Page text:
Unlike my ShelfTalker colleagues who were blogging away from Memphis last week, I had to miss Winter Institute this year. I had planned to go, but had an unexpected conflict arise. I always hate to miss the show because of the education and idea starters I always receive there. One of the sessions I had wanted to attend was the ABC Idea Exchange about training general booksellers to hand-sell children’s books, because this is actually something that’s been on my mind lately. One of the most useful things about the ABA education sessions is that they sometimes come along at just the right time to help nudge a simmering brainstorm into action. But even if you can’t go to the show, simply getting some notes from a colleague can help focus your own thoughts and push an idea forward.
We are lucky enough to have a truly exceptional and robust children’s bookselling team, but as a general store that’s open from 9 a.m. to 11 p.m. seven days a week and a staff of about 100 people, every bookseller has to be prepared to help in any section. As children’s booksellers, we all know why the children’s section can feel daunting to non-specialists. Because purchases are generally made by adults, and they are usually buying books for a child (who may or may not be present), we simply see a higher volume of requests for help and expertise. People want help finding wonderful stories, but they also have questions about reading level and age appropriateness, they want to be directed to next-reads for popular series, and they want to know what books will turn the light bulb on for a reluctant reader. Oh, and what if someone just really needs a picture book with beavers in it because it happens to be their kid’s favorite animal (have you tried A House in the Woods?). It can be a lot! So how do you prepare a new general bookseller to handle all that?
In our initial training round, our store manager offers an intensive multi-day training curriculum that includes an introduction to hand-selling that really does get people ready to hit the ground running. New hires also train with each of our inventory managers in their sections. Our BookKids inventory manager walks all trainees through the basics of the kids’ section:
- reviewing the layout and organization of our 4,000 square foot kids’ section
- introducing them to some of the core people they can learn from
- highlighting our plentiful staff selections as a resource for becoming familiar with store favorites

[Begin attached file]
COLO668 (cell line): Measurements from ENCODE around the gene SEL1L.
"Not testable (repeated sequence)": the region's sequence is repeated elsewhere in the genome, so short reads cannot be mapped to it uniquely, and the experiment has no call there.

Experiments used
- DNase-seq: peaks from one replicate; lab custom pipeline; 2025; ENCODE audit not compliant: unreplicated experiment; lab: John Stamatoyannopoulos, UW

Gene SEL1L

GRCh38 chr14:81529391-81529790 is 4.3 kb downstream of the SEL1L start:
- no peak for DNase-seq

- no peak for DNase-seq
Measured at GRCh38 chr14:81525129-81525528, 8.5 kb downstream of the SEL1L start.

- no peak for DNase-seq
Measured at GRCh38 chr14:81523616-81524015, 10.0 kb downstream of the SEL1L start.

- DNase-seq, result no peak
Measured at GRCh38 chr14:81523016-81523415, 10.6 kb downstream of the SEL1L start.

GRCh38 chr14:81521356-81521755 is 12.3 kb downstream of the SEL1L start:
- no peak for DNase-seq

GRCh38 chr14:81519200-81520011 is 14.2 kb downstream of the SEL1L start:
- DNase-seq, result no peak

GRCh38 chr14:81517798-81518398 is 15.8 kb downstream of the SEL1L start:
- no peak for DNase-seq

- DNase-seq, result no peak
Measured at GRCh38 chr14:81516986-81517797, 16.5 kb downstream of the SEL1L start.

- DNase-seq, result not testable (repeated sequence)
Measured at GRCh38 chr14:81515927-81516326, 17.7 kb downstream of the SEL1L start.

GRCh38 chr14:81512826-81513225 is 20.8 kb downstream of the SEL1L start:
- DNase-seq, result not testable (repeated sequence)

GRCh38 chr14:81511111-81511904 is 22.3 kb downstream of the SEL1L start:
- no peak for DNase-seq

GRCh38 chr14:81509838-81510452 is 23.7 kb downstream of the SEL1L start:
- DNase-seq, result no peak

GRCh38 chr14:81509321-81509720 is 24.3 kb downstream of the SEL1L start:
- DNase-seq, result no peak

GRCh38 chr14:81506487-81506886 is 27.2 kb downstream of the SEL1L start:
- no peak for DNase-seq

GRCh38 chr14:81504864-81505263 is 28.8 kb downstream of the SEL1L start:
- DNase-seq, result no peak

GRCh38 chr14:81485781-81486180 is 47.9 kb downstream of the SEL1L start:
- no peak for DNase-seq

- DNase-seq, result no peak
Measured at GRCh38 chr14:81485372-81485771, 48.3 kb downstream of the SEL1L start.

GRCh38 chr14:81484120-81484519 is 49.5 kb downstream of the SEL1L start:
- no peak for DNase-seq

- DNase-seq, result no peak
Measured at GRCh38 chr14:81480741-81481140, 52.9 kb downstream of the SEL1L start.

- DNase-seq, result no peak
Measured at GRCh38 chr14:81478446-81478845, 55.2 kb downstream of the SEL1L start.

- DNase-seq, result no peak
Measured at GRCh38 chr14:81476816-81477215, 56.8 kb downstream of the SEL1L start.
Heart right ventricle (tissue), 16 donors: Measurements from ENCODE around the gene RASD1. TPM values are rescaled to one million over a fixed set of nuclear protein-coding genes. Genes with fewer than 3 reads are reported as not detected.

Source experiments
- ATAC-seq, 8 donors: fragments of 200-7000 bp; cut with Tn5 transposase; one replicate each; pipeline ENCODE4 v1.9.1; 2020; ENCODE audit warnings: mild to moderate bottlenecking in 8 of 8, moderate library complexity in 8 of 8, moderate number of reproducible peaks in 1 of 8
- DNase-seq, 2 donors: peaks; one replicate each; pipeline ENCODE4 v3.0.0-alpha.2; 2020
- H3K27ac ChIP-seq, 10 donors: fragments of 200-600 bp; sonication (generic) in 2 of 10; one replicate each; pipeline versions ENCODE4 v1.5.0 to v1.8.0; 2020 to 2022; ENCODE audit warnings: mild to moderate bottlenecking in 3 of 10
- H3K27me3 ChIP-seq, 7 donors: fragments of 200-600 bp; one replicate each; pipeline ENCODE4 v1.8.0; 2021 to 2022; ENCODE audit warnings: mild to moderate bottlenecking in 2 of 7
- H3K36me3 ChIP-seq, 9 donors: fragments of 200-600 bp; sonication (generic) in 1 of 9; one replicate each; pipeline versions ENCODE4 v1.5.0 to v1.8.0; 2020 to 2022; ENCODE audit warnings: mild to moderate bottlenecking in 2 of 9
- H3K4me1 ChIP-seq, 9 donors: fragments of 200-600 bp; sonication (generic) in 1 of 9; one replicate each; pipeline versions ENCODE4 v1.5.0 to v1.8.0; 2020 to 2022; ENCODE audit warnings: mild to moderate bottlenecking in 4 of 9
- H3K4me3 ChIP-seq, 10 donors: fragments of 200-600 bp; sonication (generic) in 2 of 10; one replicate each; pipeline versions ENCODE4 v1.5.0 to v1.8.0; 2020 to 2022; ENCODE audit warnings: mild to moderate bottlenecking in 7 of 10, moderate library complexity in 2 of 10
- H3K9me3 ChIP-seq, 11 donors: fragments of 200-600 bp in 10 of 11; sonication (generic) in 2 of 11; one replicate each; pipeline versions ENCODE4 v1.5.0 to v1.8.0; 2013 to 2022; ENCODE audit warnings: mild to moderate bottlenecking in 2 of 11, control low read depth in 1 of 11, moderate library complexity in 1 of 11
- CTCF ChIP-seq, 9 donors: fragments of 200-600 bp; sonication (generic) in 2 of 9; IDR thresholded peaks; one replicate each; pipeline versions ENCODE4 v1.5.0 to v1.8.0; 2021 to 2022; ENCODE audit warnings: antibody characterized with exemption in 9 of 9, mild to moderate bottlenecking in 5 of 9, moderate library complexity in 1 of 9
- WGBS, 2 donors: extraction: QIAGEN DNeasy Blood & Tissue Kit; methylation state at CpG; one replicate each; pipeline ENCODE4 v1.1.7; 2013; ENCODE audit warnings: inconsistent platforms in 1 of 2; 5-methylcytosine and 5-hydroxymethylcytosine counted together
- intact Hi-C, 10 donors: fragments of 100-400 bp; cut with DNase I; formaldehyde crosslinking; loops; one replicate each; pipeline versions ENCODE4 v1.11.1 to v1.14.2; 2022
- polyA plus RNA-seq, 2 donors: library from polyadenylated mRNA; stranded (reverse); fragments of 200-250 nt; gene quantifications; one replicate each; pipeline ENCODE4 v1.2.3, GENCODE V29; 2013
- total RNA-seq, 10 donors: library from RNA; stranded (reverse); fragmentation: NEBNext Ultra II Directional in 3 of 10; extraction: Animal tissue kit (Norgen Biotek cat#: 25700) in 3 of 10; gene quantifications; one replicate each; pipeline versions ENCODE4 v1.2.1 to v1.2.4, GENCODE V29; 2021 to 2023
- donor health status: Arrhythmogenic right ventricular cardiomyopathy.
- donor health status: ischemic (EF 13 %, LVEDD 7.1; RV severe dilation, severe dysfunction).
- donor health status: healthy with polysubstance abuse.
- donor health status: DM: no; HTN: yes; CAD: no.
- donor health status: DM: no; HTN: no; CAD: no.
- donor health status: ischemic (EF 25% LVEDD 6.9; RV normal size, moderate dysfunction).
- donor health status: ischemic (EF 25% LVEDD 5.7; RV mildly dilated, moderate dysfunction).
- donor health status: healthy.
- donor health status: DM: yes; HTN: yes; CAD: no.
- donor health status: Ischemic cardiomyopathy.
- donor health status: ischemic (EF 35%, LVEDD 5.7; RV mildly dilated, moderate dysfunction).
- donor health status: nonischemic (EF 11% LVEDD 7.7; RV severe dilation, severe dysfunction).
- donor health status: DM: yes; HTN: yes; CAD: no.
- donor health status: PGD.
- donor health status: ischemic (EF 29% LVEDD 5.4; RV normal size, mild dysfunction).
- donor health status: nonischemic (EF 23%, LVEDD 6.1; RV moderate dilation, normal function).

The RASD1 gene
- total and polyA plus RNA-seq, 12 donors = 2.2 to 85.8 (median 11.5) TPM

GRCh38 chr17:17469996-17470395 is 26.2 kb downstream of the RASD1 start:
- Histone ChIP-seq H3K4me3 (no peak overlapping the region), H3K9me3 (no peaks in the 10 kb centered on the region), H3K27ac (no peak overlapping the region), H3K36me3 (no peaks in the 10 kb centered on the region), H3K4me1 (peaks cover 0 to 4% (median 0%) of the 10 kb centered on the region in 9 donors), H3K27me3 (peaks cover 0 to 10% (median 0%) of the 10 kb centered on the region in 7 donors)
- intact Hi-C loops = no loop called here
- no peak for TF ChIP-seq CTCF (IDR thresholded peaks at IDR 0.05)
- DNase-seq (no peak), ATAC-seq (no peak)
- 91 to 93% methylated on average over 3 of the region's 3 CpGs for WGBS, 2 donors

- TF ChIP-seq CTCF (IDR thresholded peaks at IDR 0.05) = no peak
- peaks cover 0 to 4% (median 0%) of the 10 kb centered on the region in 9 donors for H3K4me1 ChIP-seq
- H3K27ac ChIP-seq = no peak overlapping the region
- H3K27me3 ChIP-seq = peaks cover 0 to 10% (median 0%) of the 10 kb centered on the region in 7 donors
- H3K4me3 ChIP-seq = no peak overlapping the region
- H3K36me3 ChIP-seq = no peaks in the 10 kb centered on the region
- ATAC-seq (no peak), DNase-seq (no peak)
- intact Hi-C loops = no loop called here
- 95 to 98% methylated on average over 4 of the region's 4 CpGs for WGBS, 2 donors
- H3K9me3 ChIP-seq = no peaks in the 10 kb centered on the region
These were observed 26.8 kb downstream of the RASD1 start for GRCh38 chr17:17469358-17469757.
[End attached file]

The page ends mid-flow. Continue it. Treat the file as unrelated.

- talking through some of the sections we’ve created to help customers help themselves, like our Irresistible Reads for reluctant readers
- introducing our reference database (an admittedly sprawling Google doc that helps booksellers find books for common needs and queries)
- letting them practice finding books on their own
Obviously there’s more informal training along the way once people start. I also typically give a talk at our fall staff meeting with hand-selling tips, some hot titles for the holidays, and an overview of how to use the “5 Finger Rule” to help a child find a book that’s the right level if they are not sure. However, I know that some of our general booksellers still feel a degree of BookKids-phobia.
I think our 101 first week training does a terrific job of setting people up to get started in any area of the store. But what about once they’ve settled in? Our Gifts Buyer asked an excellent question a few weeks ago in our weekly operations meeting. She asked whether we’re offering opportunities for 201 training in a specialty department like gifts (or BookKids), where general booksellers may not feel as naturally comfortable and may not come into their initial training knowing what questions to ask us. And I think that’s the exact right thing for us to ask ourselves. We know lots of tips and tricks that can help people feel more comfortable navigating the kids’ section, but we need to create more opportunities to focus on teaching them—and not when someone’s already trying to learn everything at once.
With some exceptions such as temporary holiday cashiers, we generally hire our new booksellers in groups about three times a year. I brainstormed a bit with our store managers, and we’re going to experiment with offering children’s hand-selling and troubleshooting training about a month after each of those rounds. I’ll encourage new hires to come, but also invite anyone on staff who wants a hand-selling refresher and an overview of go-to titles for the season. I’m hopeful some of our seasoned general booksellers will come to talk about which questions they still feel ill-equipped to answer. Will this model help? Is this the right schedule? We’ll see, but we’re going to test it out and see how it goes. I’ll keep you posted! In the meantime, let me know if you have any 201 training strategies that work in your stores that we should consider.